Morgan Stanley clients should think long and hard about what’s in it for them, seeing how that is all Morgan Stanley is thinking about.
According to Sarah Krouse and Michael Wursthorn of The Wall Street Journal, “Morgan Stanley has already decided that as of next week its brokers will no longer be able to sell clients new positions in Vanguard mutual funds.”
Because offering clients quality, low-cost funds is a horrible thing to do?
No, Morgan Stanley would rather push product that pays the firm more (even though it may be at the expense of clients’ returns).
Thank you, sir. Can I have another?
It’s bad enough to get screwed over; but to pay for the privilege? Pass!
Sadly, I’m not surprised. In fact, almost 30 years ago I had a painful glimpse of the ugly underbelly of Dean Witter Reynolds (“DWR”). Ironically, the firm merged with Morgan Stanley back in 1997; just one of many birds of a feather, I’m afraid.
I worked in the external mutual funds department; a group of five people dedicated to servicing brokers’ inquiries relating to those mutual funds outside of DWR’s proprietary InterCapital funds.
We were a hardworking bunch of red-haired step children. No one paid attention to what we were doing, because the in-house funds were selling really well, and making the firm a ton of money.
I worked with a guy who loved numbers and analysis, and he decided it would be a great project to compile a list of funds that performed well relative to their respective categories. Unlike many “recommended lists” out there, funds had to qualify based on history and real data. (FYI — It’s not uncommon for funds to “pay” firms to be on a recommended list.)
In addition to the quarterly performance report, we made up a directory of all of the outside funds that the DWR brokers were permitted to sell and hold at the firm. We even gave them information about no-load funds that clients might want to purchase; many brokers would assist (and build good will) by helping their clients purchase funds they would never be compensated for selling.
It was the late 1980s /early 1990s and the industry was still smarting from the October 1987 crash that kicked off massive consolidation in the industry. Some brokers realized they may not stick around for that gold watch after all, and decided that selling funds that couldn’t move over to another firm wasn’t a good idea.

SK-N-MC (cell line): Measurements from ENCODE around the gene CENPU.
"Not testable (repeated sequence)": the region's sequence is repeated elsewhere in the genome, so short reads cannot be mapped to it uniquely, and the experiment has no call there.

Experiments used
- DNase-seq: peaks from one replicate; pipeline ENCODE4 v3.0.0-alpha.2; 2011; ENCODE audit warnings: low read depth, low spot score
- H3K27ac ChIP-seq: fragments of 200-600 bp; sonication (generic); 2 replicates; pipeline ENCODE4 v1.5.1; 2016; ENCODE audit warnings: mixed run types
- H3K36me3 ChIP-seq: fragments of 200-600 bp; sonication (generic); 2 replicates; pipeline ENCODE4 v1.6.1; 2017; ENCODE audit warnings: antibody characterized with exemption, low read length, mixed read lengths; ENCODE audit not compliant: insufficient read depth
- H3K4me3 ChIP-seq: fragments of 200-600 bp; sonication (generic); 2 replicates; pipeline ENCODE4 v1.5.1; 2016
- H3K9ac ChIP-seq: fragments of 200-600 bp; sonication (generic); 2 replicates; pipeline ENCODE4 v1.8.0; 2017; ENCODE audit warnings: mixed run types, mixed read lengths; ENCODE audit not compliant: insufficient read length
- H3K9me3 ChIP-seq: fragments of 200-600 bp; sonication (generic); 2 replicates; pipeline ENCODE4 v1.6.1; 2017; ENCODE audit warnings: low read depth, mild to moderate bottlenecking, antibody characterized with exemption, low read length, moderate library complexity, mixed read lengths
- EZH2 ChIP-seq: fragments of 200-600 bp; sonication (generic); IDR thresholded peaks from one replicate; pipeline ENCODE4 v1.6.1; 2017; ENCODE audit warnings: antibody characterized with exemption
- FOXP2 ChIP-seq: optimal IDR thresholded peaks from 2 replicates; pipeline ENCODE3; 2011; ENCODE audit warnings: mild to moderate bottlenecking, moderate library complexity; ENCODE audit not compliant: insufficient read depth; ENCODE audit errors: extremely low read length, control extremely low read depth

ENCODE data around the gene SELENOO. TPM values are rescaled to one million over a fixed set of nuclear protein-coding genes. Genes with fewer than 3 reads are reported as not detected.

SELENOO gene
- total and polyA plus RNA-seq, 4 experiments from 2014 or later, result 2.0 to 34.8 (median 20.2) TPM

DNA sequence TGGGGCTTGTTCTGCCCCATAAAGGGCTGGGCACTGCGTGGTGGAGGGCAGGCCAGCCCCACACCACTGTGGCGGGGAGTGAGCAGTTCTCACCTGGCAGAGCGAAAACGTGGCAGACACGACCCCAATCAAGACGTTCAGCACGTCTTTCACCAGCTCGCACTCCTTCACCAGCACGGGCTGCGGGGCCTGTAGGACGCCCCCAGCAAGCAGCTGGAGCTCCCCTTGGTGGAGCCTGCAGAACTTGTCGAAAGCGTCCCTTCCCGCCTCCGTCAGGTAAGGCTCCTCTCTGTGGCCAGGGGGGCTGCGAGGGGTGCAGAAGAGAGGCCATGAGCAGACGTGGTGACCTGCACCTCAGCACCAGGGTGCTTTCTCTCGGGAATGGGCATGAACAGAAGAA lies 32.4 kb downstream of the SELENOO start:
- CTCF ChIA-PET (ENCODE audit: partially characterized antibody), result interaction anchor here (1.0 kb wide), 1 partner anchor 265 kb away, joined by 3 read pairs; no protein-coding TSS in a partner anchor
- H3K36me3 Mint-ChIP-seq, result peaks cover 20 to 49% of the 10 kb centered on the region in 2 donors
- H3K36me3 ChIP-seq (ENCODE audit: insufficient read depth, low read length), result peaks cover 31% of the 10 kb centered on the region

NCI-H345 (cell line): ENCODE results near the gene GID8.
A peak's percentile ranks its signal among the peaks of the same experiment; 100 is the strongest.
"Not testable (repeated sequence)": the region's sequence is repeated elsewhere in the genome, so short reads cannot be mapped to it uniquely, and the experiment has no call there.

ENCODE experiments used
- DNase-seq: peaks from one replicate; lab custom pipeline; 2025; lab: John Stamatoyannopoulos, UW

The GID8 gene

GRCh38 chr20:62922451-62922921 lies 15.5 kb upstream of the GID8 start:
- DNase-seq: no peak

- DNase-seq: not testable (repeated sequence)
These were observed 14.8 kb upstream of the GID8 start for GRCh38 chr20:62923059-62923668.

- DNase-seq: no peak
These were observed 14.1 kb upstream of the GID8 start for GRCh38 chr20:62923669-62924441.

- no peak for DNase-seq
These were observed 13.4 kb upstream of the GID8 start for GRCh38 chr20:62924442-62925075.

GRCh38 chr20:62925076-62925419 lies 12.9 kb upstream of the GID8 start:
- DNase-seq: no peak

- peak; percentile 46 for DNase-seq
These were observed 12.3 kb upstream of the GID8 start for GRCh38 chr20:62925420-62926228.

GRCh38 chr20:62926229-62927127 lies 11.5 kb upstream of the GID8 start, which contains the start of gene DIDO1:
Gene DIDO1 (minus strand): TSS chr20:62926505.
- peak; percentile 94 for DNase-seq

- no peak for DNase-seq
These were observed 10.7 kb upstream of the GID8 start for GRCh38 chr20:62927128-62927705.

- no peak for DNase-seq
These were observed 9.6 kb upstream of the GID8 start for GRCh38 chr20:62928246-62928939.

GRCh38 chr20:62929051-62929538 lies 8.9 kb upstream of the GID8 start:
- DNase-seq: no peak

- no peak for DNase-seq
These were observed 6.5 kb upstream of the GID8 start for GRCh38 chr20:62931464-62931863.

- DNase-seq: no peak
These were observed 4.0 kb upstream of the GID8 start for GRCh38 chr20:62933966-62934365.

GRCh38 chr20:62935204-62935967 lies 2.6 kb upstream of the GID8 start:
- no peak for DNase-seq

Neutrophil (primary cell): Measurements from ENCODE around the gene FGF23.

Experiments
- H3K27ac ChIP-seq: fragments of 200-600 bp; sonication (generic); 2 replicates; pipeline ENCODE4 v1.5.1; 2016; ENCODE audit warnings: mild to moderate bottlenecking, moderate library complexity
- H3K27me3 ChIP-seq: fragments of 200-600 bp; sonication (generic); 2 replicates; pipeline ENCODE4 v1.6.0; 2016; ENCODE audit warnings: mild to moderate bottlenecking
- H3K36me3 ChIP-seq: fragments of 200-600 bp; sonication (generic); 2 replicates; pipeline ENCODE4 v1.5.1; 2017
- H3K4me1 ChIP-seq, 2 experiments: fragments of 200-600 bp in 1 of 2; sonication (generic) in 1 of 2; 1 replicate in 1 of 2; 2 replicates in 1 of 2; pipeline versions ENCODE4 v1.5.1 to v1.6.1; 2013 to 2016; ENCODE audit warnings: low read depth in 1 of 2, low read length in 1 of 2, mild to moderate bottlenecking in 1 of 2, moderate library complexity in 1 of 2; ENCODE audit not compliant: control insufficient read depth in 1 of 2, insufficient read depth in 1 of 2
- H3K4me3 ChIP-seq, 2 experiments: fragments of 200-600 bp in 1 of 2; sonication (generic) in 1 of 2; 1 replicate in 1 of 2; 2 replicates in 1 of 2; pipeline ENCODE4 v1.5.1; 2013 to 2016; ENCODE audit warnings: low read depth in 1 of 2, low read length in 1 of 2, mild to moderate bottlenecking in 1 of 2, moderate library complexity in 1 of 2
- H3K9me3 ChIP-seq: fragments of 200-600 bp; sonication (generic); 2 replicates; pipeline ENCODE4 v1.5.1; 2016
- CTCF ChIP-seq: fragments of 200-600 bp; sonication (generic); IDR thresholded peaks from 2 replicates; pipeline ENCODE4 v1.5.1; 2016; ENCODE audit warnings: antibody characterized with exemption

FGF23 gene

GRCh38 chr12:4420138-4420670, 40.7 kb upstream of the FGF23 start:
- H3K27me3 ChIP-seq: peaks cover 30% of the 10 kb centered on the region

Even though they were paid more to sell the in-house InterCapital funds, many (aided by our department’s work) started selling external mutual funds instead. No one noticed at first … until they did.
InterCapital, which had once accounted for 75% of all the firm’s mutual fund sales, gradually saw that ratio reverse in favor of external funds.
The department was told to cease and desist; all activities that would support external mutual fund sales were killed. Gone were the directory and the list.
Some brokers tried to go rogue and sell the funds that they thought were the right fit for their clients. They soon found out that their compensation was at risk. For those true cowboys who still didn’t march in line, the firm went after their complicit Branch Managers, dinging their budget, compensation and bonuses until they were forced to cry “uncle.” The choke collar was in place.
And while the Berlin Wall had come down just years earlier, it sure didn’t feel that way at DWR.
Unfortunately, many clients are oblivious to the motivations behind the “recommendations” brokerage firms force their brokers to make.
As the article accurately points out, “Brokerages including Morgan Stanley rely on their compensation plans to nudge advisers to focus on selling certain products and services. Morgan Stanley in recent years has started offering its advisers incentives to push banking products like mortgages, for example. By excluding Vanguard funds from its compensation structure, Morgan would effectively be giving advisers a disincentive to keep clients in those funds.”
They are discouraging brokers from using low-cost, investor-friendly funds.
I wouldn’t buy a box of Girl Scout cookies from Morgan Stanley (or from the many other puppet-masters with equally “established” and “respectable” names).
15,000 Morgan Stanley brokers oversee over $2 trillion in client assets; chances are you know at least one poor sucker who has an account with them. Do your good deed of the day, and pass along The Wall Street Journal article.
Then let them decide if this obvious conflict of interest works for them. If so, they can knowingly assume the position.